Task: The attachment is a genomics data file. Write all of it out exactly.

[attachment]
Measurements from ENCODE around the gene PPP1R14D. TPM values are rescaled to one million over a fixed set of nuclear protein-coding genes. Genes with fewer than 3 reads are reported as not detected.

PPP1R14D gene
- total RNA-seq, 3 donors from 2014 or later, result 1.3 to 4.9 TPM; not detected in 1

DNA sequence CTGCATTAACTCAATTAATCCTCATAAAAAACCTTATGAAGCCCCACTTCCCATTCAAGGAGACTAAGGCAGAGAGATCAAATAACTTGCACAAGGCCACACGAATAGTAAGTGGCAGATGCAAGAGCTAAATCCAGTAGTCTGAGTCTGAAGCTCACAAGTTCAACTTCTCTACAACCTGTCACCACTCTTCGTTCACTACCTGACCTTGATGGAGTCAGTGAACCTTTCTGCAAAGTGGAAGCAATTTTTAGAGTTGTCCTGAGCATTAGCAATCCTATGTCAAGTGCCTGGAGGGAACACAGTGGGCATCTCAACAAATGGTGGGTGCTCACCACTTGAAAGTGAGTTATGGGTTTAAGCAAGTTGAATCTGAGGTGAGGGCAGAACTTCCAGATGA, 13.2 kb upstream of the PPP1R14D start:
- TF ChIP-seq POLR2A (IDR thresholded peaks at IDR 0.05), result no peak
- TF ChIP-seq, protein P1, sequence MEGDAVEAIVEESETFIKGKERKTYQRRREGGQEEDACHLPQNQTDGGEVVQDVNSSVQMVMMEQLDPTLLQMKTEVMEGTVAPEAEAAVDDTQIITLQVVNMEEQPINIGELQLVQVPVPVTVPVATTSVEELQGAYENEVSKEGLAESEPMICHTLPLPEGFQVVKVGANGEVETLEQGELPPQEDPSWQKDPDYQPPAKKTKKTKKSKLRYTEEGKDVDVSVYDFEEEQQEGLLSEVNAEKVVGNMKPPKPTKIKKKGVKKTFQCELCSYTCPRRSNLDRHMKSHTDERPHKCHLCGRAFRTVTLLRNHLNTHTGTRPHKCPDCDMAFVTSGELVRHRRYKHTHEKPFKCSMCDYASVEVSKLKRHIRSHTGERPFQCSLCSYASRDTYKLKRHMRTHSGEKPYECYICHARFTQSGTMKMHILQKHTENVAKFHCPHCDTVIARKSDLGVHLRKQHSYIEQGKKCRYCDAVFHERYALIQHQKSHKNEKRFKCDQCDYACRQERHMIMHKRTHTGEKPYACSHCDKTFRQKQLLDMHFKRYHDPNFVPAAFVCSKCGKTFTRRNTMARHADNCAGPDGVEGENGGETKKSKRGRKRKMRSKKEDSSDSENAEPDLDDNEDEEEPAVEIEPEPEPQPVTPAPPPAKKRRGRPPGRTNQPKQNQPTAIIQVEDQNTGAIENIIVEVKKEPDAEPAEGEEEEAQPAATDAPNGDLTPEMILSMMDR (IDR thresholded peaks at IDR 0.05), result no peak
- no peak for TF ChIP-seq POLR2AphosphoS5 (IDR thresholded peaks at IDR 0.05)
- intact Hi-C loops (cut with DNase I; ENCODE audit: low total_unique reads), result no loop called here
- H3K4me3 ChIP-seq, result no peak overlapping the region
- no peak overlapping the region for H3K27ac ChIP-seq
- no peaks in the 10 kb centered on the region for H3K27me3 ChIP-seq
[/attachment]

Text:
Measurements from ENCODE around the gene PPP1R14D. TPM values are rescaled to one million over a fixed set of nuclear protein-coding genes. Genes with fewer than 3 reads are reported as not detected.

PPP1R14D gene
- total RNA-seq, 3 donors from 2014 or later, result 1.3 to 4.9 TPM; not detected in 1

DNA sequence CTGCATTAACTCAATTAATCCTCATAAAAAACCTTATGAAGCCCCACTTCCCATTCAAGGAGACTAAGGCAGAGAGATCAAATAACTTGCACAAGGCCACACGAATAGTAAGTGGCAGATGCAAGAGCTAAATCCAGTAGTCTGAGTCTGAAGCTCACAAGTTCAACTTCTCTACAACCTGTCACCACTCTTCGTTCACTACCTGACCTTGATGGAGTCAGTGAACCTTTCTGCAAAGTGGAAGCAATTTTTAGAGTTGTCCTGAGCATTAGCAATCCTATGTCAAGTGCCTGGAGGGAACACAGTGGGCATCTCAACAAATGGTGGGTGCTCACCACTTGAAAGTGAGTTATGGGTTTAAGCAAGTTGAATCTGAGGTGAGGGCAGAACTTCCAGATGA, 13.2 kb upstream of the PPP1R14D start:
- TF ChIP-seq POLR2A (IDR thresholded peaks at IDR 0.05), result no peak
- TF ChIP-seq, protein P1, sequence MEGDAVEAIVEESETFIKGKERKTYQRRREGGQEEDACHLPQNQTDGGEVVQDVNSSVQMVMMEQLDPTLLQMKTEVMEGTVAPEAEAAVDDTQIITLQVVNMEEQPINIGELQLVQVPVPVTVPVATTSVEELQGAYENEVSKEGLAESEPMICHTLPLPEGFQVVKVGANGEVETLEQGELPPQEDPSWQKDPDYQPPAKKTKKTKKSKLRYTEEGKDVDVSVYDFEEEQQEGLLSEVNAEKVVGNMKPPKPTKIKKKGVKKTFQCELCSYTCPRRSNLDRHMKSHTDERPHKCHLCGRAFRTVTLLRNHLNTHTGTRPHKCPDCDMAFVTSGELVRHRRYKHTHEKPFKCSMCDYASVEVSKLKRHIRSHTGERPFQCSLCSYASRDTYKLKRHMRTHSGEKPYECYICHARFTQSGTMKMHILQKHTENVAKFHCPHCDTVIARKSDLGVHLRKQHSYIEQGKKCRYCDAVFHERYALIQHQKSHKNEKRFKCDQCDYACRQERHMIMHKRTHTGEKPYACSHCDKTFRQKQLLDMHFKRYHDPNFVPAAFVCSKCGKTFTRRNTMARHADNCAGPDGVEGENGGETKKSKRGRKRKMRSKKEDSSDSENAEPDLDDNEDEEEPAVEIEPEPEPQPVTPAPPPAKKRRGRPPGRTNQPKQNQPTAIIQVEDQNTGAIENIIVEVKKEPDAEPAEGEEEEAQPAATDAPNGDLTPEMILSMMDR (IDR thresholded peaks at IDR 0.05), result no peak
- no peak for TF ChIP-seq POLR2AphosphoS5 (IDR thresholded peaks at IDR 0.05)
- intact Hi-C loops (cut with DNase I; ENCODE audit: low total_unique reads), result no loop called here
- H3K4me3 ChIP-seq, result no peak overlapping the region
- no peak overlapping the region for H3K27ac ChIP-seq
- no peaks in the 10 kb centered on the region for H3K27me3 ChIP-seq